7. Katy Prairie Animal and Plant Habitat. Segment E of the Grand Parkway, the Katy-Mills-Mall-to-Cypress-Outlet-Mall portion of Houston’s latest way-way-way out ring road, is billed as a $350 million construction project. But for the critters and growy things known to inhabit or visit the ecosystem in its path, there’s fun-filled demolition going on too. (Bonus act of destruction: The tollway-through-the-prairie drives right through previously identified 10,000-to-14,000-year-old burial sites by Cypress Creek. Their recent “discovery” by contractors threatened to delay the project; but now that the bones and artifacts have been upended by construction equipment, their value to researchers has been decimated. TxDOT, a few Native American tribes, and the Harris County Historical Commission have agreed to re-bury the disturbed remains under layers of rip rap and leave the whole thing for some future generation of anthropologists to care about.)

 

Which one of these smashing contestants wins the year? Let’s hear your vote!

Photos: Candace Garcia (MuffinMan); HAR (1628 Lamonte Ln., 1617 Hewitt Dr., 922 Wakefield Dr., and 987 W. 41st St. in 77018; 3640 Willowick Rd.; Park Memorial); David Hille (Park Memorial demo); Community Impact/Shawn Epps (Grand Pkwy.). Videos: M.D. Anderson Cancer Center (Houston Main Bldg.); Lauren M. (Ben Milam).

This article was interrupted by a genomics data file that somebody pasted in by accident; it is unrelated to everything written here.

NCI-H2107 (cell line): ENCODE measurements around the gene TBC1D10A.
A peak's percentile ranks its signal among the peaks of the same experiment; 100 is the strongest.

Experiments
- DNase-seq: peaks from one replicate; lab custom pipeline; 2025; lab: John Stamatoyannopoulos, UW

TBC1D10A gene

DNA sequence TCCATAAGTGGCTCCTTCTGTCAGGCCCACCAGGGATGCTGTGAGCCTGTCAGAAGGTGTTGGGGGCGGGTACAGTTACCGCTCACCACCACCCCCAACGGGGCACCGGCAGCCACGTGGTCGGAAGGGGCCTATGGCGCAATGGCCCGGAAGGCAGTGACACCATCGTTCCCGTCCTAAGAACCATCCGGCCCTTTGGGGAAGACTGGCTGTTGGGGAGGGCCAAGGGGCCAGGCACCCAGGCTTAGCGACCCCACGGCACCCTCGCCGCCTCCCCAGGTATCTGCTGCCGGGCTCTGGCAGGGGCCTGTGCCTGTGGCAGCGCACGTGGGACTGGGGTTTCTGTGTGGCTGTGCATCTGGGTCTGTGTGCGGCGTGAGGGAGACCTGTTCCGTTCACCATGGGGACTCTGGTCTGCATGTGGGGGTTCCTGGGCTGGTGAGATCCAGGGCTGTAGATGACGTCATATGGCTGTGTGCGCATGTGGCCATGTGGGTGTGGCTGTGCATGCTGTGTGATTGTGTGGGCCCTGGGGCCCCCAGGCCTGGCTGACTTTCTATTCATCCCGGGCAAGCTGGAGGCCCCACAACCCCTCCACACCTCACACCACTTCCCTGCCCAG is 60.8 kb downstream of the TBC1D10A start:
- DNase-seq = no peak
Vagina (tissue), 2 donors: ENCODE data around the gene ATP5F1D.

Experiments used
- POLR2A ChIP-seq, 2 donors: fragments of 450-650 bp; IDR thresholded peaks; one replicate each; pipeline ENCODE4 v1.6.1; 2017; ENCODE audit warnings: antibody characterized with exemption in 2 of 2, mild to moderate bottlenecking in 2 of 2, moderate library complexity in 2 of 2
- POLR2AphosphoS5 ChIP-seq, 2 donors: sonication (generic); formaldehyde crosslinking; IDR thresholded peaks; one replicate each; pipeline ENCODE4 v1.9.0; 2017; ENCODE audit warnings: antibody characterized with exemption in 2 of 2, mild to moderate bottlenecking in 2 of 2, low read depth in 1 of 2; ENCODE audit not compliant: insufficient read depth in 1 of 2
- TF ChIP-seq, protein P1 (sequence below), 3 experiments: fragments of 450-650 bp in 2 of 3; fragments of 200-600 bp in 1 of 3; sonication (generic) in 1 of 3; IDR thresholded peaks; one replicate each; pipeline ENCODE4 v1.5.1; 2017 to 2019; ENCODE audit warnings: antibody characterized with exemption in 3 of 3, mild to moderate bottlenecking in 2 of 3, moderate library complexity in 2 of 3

27 Comment

  • Though I nominated the Texas Medical Center demo, by far the best demo this year has been the Park Memorial Condos. So much suffering finally put out of its misery.

  • I’m going for #5, the Willowick property. In a city that’s been buying and scraping residential property for almost 3 decades, it still blows my mind that you could destroy a nice mansion that you paid multi-millions for.
    The other nominees are all very worthy in their own right, and the demo of the old Prudential building still makes me a little sad.

  • Park Memorial Condos is far and away the best demo of 2012.

  • In terms of truly “best” demo, I vote for #6, Park Memorial Condominiums. It has all of the makings of a soap opera that eventually culminated in its demise. :)

    #5, Willowick stings. It’s probably the best “worst” demo of 2012. Truly such a waste.

  • #4 77018, We live in this zip and have noticed small 3 bedroom homes are coming down in favor of large homes designed to shield families from interaction with neighbors, never looks like any life is going on in those new construction homes in our neighborhood. Sorry to say, we are losing our charm of the small city neighborhood.

  • 3640 Willowick Rd.

  • Park Memorial Condos was the “best” demo for the City of Houston. The others might be rated on a scale that includes “progress”, “sad”, and “WTF?”.